The products and services we use are developing in two seemingly opposite directions: We want customized and localized solution – but they should fit into a global network of services and brands. A business model to meet this paradox is to create global platforms that enable a large number of actors to create very local and personalized solutions.

On one hand, we are demanding solutions that are much more personalized and adapted to fit the exact context that we use them in.

Technology has given us powerful tools to co-create and configure what we want. The conventional, top-down, one-size fits all solutions that we have been provided with so far seem to be losing their ability to solve our current challenges and to create the next level of value.

Mass customization and 3D printing, Quantified self in healthcare, and the millions of privately owned solar panels contributing to the energy supply are examples of the movement towards decentralization and user-involvement.

On the other hand, companies and organizations are growing to unprecedented dimensions. The same products and brands are sold worldwide, the issues we face are global, supply chains are long and crisscrossing the world, and it is clear that we are increasingly connected, interacting and interdependent. There are currently 4,5 billion mobile phone users on the planet, and the number is rising rapidly – as is the bandwidth of our connections.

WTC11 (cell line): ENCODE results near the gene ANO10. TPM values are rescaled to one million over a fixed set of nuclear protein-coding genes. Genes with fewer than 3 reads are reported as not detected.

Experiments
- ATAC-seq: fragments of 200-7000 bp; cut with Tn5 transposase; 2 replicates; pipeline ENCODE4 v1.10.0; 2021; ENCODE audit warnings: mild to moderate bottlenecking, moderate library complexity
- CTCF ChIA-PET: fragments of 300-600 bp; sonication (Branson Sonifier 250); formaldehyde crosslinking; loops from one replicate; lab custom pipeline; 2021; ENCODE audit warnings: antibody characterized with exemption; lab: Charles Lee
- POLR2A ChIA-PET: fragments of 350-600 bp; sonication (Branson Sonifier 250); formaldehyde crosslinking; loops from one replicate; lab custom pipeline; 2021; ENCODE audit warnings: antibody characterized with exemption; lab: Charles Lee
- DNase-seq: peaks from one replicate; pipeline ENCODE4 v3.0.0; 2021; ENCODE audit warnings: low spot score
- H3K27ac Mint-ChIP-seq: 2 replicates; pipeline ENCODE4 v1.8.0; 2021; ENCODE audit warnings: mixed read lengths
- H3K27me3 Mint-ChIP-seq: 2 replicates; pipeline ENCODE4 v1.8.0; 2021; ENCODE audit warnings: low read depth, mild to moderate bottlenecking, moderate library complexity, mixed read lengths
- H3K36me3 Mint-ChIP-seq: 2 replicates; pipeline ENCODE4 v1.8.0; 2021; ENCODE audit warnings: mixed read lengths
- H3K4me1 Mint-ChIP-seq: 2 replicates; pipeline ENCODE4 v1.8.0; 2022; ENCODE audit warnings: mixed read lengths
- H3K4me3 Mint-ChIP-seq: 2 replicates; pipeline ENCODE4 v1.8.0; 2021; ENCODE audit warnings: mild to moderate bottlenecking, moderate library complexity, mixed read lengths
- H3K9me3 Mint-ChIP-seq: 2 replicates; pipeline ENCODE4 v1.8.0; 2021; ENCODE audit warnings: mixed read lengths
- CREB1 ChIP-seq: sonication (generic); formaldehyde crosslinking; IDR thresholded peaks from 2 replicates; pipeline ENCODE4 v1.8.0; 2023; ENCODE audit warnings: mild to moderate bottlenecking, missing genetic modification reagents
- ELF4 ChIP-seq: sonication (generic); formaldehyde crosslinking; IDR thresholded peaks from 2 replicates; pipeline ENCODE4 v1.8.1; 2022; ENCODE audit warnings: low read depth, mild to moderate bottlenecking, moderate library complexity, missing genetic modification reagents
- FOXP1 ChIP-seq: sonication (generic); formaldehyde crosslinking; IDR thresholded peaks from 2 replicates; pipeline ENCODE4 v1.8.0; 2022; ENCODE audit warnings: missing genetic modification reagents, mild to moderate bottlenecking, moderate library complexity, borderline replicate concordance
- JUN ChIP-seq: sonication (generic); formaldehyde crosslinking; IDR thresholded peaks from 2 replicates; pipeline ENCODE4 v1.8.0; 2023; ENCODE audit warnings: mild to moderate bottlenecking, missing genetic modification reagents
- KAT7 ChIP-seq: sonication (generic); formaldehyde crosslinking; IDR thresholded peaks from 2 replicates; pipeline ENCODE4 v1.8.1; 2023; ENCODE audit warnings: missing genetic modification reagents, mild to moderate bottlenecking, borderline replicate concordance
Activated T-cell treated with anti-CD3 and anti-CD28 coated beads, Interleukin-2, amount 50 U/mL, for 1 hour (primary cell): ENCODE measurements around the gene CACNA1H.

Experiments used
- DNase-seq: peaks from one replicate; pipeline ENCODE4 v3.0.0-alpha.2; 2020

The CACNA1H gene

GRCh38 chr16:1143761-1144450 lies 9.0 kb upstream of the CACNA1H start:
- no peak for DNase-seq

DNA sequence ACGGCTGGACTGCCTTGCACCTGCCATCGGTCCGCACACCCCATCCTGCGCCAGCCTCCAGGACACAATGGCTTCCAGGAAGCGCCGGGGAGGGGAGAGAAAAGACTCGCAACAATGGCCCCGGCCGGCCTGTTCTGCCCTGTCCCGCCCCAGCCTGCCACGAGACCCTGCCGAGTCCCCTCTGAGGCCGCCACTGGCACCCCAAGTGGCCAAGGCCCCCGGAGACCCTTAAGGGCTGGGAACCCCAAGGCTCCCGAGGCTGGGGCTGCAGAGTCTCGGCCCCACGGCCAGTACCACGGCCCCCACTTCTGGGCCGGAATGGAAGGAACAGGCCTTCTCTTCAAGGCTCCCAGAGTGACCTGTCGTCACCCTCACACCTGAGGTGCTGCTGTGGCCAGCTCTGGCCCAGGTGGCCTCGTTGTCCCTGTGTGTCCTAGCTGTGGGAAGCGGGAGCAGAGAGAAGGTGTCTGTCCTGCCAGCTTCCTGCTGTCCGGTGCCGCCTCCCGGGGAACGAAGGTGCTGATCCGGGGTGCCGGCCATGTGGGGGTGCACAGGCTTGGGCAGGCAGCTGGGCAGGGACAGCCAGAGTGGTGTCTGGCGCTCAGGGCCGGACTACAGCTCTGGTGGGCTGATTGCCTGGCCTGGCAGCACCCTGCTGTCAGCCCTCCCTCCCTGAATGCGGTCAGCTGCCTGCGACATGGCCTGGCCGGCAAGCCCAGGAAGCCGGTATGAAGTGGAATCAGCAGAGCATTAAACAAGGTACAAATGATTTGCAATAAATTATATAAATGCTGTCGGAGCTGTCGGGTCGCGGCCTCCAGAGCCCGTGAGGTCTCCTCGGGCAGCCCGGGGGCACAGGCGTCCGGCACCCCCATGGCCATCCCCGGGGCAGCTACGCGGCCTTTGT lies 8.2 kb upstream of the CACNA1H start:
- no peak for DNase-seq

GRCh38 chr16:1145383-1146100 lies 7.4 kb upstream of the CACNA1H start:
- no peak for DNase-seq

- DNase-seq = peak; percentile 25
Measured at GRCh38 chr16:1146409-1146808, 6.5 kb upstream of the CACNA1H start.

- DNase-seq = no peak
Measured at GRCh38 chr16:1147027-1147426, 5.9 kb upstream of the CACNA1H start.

Using Data to Make More With Less

These two movements: Towards the global and unified, and towards the hyper local with value creation at the periphery, are driven forwards and shaped by three strong trends:

  • There are increasing resource and environmental constraints, which dictate that solutions be ever more efficient, making more with less, or completely substituting our current ways of meeting demands.
  • Increasingly, every action and condition will be registered and analyzed. Big data will create transparency as to demands and preferences, and the availability of resources. The intense use of data should enable a much more precise allocation of resources, and a better understanding of costs and consequences – also in a wider and more long-term perspective.
  • As always in a market economy, there is pressure to reduce cost in order to compete. That pressure will be particularly high in a world economy driven mainly by a new developing-world middleclass that’s coming up out of poverty and looking for affordable solutions, and by a stagnating western economy, with companies challenged by a new class of low cost competitors from the emerging markets.

Rather than companies and organizations providing ready made solutions on a mass scale, focus is on creating broad platforms that enable a number of stakeholders to contribute and co-create.

All told, a new model for value creation is taking shape – and it seems to be happening in almost any sector. Rather than companies and organizations providing ready made solutions on a mass scale, focus is on creating broad platforms that enable a number of stakeholders: consumers and other companies, to participate in co-creating highly contextualized solutions.